Silenced. Domestic violence proves under reported
It is estimated that only 23 percent of domestic violence cases are reported. These statistics fall tremendously short of the actual instances of abuse every year.
Domestic victimization is often under reported for reasons such as intimidation, embarrassment, lack of resources and isolation to the world, making victims feel almost incapable of leaving.
Within the past 50 years, protection for victims of domestic violence has increased, especially for women.
The Violence Against Women Act, passed in 1994 and updated in 2000, helps protect women and victims that have been silent about abusive attacks from their partners. Although the Violence Against Women Act protected women, the act leaves out the protection of same gender relationships that are subjected to violence.
Many victims have grown accustomed to “Walker’s Cycle of Violence” that has kept victims from leaving their abusive partners.
The three stages of Walker’s Cycle of Violence include the tension building stage, the acute battering incident stage and the honeymoon stage. In the first stage, victims cover up for the partner’s abuse toward family and friends. This leads to the second stage, which consists of the abusive partner acting out of control by taking their emotions and anger out on the victim. Finally the honeymoon stage brings the cycle full circle in which the abusive partner is loving, gentle and usually begging for forgiveness.
Juanita Ortiz, UIS criminal justice professor, said, “Oftentimes, the victim feels scared to leave a relationship because they know what the abuser is capable of, and they fear even further harm based on threats about what would happen if they attempt to leave. Such threats can involve harm against the victims, their children, family members, friends or even pets. Abusers can even threaten to kill or hurt themselves and blame it on the victim’s attempts to leave.”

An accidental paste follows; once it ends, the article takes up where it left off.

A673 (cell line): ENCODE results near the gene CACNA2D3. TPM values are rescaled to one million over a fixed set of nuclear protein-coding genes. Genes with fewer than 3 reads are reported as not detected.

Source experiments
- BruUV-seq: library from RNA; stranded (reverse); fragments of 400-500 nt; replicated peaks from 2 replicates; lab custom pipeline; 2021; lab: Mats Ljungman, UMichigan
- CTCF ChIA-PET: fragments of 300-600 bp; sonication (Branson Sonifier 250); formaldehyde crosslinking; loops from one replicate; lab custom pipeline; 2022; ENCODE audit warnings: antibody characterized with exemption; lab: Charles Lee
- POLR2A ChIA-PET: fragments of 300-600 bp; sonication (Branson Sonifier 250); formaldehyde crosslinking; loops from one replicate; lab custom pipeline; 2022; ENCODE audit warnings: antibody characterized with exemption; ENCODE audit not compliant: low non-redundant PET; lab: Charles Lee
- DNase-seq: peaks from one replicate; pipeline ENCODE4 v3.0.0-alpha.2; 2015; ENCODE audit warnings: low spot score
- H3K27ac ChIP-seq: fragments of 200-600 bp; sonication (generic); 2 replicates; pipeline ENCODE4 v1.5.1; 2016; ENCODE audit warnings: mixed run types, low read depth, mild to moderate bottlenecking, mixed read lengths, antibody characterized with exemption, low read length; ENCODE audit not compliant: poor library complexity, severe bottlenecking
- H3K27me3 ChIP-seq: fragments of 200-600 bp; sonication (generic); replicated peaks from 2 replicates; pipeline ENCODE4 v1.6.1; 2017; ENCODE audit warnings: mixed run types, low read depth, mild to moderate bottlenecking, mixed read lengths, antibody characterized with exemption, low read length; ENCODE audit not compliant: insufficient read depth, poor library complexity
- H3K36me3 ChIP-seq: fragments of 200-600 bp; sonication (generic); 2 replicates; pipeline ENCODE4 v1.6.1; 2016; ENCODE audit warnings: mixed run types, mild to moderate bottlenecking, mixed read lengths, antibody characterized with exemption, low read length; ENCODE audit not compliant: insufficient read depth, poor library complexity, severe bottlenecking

However, within recent years the victimization of women is starting to gain attention, even though reports on same gender relationships are almost non-existent.
Victims from abusive same-sex relationships feel almost powerless to tell the law when a partner abuses them, they are already looked down upon and a majority may have not opened up to anyone about their sexual orientation.
“It is also important to discuss concerns specific to LGBTQ domestic violence situations. First, there does not tend to be a huge awareness of public support for victims of LGBTQ domestic violence,” Ortiz said. “This translates into many people, including professionals dealing with domestic violence, who are not prepared to consider domestic violence as possible between LGBTQ couples.”
Society and media give the impression that domestic victimization is acceptable for victims to be victimized in any sexual, physical or emotional way. Society blames the victim for the abuse and assaults, making the victim feel at fault.
“I think people blame victims for their domestic violence victimization, or any victimization, in order to distance themselves from such traumatic experiences. Their reactions fit the ‘just-world hypothesis’ that people only get what they deserve,” Ortiz said. “They might convince themselves that if victims did something to deserve their victimization, they themselves will never experience such victimization because they would not make the same mistakes that such victims made.”
There are options for victims of domestic violence, such as shelters, the justice system and hotlines.
Springfield Sojourn Shelter’s services play an important role for domestic violence victims in Springfield, Ill. The shelter allows victims to separate themselves from an abusive partner.
The Sojourn Shelter also provides the victims with therapy and education, and provides assistance in finding a job and a new home so the victim can start a new life without the abusive partner.
The majority of shelters, including the Sojourn Shelter, have a hotline that victims can call any time of the day for assistance. The Sojourn Shelter hotline is 217-726-5200, and is available 24 hours a day.
In some cases, shelters can become over-occupied and cannot accept new residents, but in this case, the victim will be referred to another shelter.
Victims can also involve the justice system to obtain restraining orders, which legally prevent the abusive partner from coming within a certain space of the victim.
There are ways to stop domestic violence in all kinds of relationships. No longer should victims be silent about the pain and harm they receive from their abusers. With the help of agencies, therapists and the legal system, victims have the choice to put a stop to the violence.